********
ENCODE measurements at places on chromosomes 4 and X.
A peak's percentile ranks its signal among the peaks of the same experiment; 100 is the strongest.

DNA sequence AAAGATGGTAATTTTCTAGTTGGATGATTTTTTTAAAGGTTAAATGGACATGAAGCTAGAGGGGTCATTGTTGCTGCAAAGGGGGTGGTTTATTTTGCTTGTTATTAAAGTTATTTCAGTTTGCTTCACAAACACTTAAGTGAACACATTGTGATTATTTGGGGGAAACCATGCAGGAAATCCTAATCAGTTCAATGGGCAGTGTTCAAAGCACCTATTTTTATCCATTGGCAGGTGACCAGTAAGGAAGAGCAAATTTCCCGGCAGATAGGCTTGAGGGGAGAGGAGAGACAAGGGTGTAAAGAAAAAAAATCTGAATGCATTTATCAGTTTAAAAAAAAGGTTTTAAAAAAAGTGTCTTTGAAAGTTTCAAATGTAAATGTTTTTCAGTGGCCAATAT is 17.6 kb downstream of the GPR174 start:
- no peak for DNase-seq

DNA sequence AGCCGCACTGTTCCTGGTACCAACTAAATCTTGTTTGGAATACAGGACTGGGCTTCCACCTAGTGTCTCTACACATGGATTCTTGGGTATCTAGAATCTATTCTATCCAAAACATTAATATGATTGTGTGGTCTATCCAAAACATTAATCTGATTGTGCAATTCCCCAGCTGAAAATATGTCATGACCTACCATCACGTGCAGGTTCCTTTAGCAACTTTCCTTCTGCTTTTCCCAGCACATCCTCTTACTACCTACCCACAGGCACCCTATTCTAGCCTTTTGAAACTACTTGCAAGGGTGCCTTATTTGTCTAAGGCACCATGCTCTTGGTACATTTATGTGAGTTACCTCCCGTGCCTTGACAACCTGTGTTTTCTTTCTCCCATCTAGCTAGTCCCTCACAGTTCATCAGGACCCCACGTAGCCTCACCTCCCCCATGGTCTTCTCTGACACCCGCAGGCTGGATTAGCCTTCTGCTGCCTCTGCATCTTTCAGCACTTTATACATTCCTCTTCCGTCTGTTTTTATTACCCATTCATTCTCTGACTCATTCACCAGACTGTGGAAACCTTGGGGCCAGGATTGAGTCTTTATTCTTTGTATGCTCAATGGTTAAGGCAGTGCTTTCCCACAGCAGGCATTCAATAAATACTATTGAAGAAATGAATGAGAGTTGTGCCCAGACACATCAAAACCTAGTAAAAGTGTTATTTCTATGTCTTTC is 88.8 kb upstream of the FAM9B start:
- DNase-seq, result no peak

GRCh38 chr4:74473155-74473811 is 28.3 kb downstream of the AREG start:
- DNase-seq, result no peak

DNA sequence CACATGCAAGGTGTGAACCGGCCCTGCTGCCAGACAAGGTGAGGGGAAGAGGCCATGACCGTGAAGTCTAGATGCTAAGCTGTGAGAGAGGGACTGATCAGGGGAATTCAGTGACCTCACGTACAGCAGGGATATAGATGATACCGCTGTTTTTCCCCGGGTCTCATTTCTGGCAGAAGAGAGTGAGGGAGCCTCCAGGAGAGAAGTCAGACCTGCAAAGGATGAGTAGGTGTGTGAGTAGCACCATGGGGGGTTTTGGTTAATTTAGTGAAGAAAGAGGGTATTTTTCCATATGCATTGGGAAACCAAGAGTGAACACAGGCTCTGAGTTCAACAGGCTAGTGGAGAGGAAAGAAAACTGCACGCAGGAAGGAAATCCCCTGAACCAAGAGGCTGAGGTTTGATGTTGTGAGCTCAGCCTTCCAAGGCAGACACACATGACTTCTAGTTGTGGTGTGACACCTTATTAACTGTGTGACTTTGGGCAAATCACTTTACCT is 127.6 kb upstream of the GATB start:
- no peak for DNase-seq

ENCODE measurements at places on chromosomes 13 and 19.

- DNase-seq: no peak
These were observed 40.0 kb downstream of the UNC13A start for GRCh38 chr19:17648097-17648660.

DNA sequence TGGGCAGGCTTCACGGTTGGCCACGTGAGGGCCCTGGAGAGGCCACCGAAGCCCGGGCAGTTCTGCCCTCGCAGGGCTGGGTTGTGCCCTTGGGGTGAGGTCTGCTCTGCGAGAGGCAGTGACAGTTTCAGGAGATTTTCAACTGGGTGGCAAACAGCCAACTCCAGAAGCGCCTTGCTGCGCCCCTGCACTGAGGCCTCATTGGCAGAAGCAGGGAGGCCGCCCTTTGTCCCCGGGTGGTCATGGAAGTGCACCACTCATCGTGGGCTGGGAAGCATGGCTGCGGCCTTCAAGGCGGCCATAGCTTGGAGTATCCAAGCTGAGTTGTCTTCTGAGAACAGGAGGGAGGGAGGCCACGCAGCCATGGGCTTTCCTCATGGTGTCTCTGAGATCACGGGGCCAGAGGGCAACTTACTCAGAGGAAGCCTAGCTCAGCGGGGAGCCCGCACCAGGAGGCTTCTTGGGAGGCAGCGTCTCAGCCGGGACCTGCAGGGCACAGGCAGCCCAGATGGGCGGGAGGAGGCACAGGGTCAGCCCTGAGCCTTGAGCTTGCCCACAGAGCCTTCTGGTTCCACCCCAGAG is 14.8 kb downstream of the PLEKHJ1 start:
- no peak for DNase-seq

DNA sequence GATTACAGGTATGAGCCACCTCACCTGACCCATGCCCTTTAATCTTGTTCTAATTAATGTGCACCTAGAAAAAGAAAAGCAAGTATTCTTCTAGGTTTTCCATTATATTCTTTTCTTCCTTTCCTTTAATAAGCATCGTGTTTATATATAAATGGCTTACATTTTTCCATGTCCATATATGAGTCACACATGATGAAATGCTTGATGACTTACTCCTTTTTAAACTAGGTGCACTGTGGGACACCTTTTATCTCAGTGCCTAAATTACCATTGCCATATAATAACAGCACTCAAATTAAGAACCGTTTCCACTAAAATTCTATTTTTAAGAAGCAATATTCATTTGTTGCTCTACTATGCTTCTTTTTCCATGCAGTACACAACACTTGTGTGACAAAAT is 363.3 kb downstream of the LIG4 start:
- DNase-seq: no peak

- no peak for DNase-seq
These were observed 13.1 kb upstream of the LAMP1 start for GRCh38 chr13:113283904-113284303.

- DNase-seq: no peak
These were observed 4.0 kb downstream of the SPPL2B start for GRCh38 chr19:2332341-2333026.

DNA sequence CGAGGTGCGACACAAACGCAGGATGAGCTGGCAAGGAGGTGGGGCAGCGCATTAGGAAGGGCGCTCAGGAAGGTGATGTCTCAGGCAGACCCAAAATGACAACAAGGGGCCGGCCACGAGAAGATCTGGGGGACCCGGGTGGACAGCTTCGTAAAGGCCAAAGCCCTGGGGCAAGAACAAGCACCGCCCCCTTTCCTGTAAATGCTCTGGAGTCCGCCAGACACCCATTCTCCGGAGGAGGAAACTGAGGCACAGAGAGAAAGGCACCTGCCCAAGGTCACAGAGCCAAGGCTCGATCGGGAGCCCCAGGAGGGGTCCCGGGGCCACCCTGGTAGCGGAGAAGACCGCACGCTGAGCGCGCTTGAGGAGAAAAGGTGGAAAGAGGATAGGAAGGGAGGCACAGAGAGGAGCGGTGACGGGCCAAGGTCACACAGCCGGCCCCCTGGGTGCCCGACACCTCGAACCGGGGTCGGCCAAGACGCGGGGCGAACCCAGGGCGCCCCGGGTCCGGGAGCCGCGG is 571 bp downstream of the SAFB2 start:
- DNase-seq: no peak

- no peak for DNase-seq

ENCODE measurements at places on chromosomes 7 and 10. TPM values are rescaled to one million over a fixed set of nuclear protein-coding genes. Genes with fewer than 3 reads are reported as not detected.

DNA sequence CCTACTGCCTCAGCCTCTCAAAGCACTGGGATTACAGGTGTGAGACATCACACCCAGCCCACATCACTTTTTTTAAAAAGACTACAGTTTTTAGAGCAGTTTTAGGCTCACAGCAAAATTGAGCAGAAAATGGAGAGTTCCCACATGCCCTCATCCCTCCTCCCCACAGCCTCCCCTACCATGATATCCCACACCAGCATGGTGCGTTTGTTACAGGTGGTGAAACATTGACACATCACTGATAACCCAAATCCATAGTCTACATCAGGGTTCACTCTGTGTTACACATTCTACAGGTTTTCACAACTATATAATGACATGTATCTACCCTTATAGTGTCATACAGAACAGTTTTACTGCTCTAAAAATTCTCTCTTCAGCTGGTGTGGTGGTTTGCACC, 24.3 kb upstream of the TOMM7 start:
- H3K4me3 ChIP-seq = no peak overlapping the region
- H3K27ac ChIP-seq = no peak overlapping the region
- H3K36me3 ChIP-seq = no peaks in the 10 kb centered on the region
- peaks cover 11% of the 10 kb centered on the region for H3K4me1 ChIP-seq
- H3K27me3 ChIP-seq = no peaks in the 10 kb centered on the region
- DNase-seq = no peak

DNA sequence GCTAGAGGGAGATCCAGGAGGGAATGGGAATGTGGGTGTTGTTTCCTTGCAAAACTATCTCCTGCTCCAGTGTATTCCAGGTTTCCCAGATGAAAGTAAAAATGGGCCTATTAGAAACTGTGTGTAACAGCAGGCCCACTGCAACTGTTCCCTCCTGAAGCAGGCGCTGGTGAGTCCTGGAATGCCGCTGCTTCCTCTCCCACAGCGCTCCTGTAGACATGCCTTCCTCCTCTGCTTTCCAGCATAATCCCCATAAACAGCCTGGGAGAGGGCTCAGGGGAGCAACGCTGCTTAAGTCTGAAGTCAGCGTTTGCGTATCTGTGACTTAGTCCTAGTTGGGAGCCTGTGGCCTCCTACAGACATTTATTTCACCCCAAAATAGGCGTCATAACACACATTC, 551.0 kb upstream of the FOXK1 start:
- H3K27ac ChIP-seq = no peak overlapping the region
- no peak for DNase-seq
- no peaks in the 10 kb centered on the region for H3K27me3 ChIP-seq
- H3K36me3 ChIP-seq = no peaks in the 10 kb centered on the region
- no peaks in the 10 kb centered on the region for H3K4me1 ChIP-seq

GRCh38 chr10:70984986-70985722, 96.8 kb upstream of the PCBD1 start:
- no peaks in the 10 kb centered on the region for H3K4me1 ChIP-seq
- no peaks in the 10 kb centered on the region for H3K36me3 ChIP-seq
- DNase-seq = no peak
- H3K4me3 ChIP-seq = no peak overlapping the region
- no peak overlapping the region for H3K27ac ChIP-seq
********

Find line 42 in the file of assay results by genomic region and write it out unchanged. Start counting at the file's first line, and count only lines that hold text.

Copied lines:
- DNase-seq = no peak